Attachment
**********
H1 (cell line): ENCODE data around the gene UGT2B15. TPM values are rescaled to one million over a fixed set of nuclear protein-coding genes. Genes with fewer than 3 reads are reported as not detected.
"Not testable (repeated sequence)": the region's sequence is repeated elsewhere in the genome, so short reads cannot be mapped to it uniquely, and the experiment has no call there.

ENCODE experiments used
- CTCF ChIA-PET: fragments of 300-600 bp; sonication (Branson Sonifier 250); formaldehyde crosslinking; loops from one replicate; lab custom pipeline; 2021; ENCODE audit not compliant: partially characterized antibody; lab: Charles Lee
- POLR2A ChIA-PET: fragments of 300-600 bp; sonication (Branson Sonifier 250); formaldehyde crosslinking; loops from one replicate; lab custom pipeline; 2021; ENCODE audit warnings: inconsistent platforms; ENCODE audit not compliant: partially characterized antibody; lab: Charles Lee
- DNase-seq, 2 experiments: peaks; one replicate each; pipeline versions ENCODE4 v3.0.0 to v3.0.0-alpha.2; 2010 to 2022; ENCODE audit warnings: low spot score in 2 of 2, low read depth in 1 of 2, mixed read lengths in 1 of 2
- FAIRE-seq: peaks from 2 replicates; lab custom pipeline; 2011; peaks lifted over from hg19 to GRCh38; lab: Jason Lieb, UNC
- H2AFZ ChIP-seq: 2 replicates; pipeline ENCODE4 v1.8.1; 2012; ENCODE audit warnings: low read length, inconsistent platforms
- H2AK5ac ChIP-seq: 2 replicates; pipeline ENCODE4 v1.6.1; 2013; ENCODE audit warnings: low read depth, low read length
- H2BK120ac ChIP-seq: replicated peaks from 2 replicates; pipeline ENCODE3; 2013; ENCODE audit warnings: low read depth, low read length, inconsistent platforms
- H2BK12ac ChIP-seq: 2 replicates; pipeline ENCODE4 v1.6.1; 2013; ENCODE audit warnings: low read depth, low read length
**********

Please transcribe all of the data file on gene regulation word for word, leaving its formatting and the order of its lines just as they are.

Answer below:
H1 (cell line): ENCODE data around the gene UGT2B15. TPM values are rescaled to one million over a fixed set of nuclear protein-coding genes. Genes with fewer than 3 reads are reported as not detected.
"Not testable (repeated sequence)": the region's sequence is repeated elsewhere in the genome, so short reads cannot be mapped to it uniquely, and the experiment has no call there.

ENCODE experiments used
- CTCF ChIA-PET: fragments of 300-600 bp; sonication (Branson Sonifier 250); formaldehyde crosslinking; loops from one replicate; lab custom pipeline; 2021; ENCODE audit not compliant: partially characterized antibody; lab: Charles Lee
- POLR2A ChIA-PET: fragments of 300-600 bp; sonication (Branson Sonifier 250); formaldehyde crosslinking; loops from one replicate; lab custom pipeline; 2021; ENCODE audit warnings: inconsistent platforms; ENCODE audit not compliant: partially characterized antibody; lab: Charles Lee
- DNase-seq, 2 experiments: peaks; one replicate each; pipeline versions ENCODE4 v3.0.0 to v3.0.0-alpha.2; 2010 to 2022; ENCODE audit warnings: low spot score in 2 of 2, low read depth in 1 of 2, mixed read lengths in 1 of 2
- FAIRE-seq: peaks from 2 replicates; lab custom pipeline; 2011; peaks lifted over from hg19 to GRCh38; lab: Jason Lieb, UNC
- H2AFZ ChIP-seq: 2 replicates; pipeline ENCODE4 v1.8.1; 2012; ENCODE audit warnings: low read length, inconsistent platforms
- H2AK5ac ChIP-seq: 2 replicates; pipeline ENCODE4 v1.6.1; 2013; ENCODE audit warnings: low read depth, low read length
- H2BK120ac ChIP-seq: replicated peaks from 2 replicates; pipeline ENCODE3; 2013; ENCODE audit warnings: low read depth, low read length, inconsistent platforms
- H2BK12ac ChIP-seq: 2 replicates; pipeline ENCODE4 v1.6.1; 2013; ENCODE audit warnings: low read depth, low read length